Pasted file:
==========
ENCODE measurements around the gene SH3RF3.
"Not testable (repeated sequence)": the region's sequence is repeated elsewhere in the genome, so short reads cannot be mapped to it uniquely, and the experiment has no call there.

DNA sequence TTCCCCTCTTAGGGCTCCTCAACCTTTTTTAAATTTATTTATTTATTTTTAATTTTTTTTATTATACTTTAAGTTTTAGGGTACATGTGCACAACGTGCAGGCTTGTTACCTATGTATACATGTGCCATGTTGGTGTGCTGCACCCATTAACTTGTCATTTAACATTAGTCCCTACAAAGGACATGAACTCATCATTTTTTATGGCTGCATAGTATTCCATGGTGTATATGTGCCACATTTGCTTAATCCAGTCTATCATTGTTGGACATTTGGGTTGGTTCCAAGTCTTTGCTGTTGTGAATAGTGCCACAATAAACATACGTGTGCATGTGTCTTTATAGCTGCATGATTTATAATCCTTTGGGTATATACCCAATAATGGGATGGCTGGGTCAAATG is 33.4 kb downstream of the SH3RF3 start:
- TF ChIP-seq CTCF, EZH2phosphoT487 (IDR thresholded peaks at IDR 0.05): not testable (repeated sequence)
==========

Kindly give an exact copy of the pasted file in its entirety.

ENCODE measurements around the gene SH3RF3.
"Not testable (repeated sequence)": the region's sequence is repeated elsewhere in the genome, so short reads cannot be mapped to it uniquely, and the experiment has no call there.

DNA sequence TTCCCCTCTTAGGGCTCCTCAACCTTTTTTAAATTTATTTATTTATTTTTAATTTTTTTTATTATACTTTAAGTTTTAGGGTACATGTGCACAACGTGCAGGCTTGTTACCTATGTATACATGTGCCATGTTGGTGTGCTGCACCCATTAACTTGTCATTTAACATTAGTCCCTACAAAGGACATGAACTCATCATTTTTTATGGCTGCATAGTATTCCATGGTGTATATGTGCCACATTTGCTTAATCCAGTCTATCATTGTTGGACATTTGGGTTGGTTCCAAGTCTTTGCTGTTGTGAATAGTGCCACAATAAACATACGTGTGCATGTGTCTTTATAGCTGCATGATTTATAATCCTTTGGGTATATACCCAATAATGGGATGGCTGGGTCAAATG is 33.4 kb downstream of the SH3RF3 start:
- TF ChIP-seq CTCF, EZH2phosphoT487 (IDR thresholded peaks at IDR 0.05): not testable (repeated sequence)